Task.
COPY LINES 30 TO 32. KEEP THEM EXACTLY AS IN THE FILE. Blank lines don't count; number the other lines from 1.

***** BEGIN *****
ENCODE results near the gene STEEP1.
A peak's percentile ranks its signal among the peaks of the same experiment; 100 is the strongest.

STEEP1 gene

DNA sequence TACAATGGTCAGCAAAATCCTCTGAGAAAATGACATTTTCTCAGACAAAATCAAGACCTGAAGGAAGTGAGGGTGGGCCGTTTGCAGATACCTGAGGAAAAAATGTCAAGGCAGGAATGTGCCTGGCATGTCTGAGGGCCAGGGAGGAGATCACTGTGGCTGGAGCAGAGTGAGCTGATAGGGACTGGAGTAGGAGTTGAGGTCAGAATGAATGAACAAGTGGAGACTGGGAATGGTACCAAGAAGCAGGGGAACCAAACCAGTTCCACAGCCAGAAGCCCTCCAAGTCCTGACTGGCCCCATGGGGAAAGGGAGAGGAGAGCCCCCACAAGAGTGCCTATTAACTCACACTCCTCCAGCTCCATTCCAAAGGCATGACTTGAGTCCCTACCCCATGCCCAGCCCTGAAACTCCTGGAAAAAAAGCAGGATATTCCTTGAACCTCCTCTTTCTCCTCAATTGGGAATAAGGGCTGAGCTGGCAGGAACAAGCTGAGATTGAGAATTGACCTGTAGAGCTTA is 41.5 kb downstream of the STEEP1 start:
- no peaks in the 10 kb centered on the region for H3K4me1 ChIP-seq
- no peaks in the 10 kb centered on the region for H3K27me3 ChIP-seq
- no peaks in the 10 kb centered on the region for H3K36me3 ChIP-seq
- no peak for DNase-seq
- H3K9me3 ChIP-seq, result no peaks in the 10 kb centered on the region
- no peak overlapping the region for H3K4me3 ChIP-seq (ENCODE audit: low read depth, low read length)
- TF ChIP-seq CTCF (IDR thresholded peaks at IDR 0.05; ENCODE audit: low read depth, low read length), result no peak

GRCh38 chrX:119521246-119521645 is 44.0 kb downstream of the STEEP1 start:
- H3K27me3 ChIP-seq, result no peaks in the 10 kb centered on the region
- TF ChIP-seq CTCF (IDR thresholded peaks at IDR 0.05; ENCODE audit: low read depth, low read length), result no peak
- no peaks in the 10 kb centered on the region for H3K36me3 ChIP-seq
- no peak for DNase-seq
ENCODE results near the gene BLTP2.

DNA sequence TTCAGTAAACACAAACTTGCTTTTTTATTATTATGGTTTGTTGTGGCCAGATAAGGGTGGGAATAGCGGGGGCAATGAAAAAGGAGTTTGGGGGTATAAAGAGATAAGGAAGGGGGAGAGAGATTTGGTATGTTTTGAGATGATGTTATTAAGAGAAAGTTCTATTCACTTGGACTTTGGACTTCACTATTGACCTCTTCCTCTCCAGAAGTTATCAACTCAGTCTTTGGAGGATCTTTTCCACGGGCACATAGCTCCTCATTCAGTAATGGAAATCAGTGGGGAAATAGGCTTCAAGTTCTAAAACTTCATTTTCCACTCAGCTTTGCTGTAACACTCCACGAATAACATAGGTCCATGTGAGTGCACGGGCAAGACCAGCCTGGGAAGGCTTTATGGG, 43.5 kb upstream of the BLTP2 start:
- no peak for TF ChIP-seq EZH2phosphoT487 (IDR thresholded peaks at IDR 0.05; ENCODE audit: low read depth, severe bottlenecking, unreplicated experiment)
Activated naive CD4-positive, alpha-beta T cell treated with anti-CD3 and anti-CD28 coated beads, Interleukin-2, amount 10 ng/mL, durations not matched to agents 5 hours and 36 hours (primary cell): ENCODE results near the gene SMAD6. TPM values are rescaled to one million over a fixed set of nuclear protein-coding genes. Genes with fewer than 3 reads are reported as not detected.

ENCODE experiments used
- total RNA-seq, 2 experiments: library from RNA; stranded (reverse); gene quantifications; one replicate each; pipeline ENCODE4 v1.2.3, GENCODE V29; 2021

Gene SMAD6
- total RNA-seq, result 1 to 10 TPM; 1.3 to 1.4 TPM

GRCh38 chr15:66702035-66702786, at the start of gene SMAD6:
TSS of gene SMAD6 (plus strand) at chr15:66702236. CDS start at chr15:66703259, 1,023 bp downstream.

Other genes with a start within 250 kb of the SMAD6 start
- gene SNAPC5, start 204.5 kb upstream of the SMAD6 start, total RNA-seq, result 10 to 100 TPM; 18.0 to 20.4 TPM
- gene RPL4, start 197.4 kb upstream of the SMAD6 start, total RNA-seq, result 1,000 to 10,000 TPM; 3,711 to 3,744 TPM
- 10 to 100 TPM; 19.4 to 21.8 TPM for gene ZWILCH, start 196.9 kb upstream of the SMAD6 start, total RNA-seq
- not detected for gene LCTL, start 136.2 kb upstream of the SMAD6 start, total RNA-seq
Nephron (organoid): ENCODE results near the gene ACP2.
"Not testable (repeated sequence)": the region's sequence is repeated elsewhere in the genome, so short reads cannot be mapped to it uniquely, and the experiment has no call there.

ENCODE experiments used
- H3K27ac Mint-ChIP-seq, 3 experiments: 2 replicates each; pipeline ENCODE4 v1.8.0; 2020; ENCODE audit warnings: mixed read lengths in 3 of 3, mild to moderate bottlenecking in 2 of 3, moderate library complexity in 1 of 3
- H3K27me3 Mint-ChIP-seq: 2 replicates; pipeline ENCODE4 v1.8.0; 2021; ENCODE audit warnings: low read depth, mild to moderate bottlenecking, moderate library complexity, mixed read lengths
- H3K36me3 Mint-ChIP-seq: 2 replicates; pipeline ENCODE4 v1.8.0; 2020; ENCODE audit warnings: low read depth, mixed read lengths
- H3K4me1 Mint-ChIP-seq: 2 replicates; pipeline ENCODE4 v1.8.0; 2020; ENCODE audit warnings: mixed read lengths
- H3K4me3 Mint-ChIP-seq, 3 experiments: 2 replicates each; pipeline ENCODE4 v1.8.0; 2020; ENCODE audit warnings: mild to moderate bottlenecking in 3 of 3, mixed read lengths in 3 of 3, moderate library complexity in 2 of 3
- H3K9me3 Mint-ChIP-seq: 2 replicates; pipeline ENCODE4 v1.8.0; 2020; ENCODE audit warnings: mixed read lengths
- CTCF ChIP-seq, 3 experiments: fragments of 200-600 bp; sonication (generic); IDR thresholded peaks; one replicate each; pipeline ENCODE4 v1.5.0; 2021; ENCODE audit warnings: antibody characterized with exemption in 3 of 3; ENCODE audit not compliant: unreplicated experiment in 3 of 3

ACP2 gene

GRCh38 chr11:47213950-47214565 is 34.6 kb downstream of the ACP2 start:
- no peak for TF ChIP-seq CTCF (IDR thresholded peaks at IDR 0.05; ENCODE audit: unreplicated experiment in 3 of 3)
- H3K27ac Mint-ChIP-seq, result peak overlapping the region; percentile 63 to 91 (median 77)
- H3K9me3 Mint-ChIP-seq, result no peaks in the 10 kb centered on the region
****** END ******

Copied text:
- 10 to 100 TPM; 19.4 to 21.8 TPM for gene ZWILCH, start 196.9 kb upstream of the SMAD6 start, total RNA-seq
- not detected for gene LCTL, start 136.2 kb upstream of the SMAD6 start, total RNA-seq
Nephron (organoid): ENCODE results near the gene ACP2.